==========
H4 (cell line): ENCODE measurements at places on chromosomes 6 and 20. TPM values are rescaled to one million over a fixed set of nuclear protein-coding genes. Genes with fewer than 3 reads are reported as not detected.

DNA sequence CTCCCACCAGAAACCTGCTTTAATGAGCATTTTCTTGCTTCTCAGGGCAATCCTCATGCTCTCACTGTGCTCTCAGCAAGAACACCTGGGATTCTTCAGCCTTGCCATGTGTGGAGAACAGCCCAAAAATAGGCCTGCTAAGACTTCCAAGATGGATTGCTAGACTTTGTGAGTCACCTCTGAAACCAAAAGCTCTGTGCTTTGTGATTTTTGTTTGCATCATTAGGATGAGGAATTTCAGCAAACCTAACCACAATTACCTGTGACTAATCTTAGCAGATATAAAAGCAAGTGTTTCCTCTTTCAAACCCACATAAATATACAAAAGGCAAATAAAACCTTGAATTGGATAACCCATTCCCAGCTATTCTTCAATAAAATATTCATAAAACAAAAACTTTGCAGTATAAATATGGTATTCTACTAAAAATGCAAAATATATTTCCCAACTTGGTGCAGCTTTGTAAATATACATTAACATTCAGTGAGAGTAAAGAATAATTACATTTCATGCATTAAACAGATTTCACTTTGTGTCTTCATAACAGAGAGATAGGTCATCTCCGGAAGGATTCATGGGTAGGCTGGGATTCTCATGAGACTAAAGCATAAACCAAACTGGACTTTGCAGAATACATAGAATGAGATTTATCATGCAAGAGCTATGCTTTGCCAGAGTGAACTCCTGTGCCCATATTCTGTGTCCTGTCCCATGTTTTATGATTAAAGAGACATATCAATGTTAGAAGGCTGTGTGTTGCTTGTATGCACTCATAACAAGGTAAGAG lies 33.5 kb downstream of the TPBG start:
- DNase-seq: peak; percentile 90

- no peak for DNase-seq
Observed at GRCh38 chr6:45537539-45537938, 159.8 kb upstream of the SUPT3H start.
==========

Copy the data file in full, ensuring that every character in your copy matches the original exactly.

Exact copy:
H4 (cell line): ENCODE measurements at places on chromosomes 6 and 20. TPM values are rescaled to one million over a fixed set of nuclear protein-coding genes. Genes with fewer than 3 reads are reported as not detected.

DNA sequence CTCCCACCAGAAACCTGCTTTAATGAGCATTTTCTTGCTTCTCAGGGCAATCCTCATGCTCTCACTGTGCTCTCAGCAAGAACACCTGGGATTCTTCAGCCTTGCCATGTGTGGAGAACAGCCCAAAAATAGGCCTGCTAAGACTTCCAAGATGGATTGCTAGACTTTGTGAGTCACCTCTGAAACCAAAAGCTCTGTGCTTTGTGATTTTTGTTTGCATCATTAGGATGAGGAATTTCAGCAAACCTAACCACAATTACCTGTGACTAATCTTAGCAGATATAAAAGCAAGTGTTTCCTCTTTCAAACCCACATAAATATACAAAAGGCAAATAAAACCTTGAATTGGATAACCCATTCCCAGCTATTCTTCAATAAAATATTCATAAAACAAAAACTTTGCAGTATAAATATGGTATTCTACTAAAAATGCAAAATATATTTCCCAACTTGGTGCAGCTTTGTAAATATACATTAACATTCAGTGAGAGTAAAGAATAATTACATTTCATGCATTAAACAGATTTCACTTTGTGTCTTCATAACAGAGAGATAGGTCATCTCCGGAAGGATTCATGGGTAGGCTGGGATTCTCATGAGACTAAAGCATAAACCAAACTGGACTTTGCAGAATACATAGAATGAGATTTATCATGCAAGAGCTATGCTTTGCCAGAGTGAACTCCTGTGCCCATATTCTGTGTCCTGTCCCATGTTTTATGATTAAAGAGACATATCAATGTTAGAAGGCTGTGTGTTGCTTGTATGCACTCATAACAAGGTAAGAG lies 33.5 kb downstream of the TPBG start:
- DNase-seq: peak; percentile 90

- no peak for DNase-seq
Observed at GRCh38 chr6:45537539-45537938, 159.8 kb upstream of the SUPT3H start.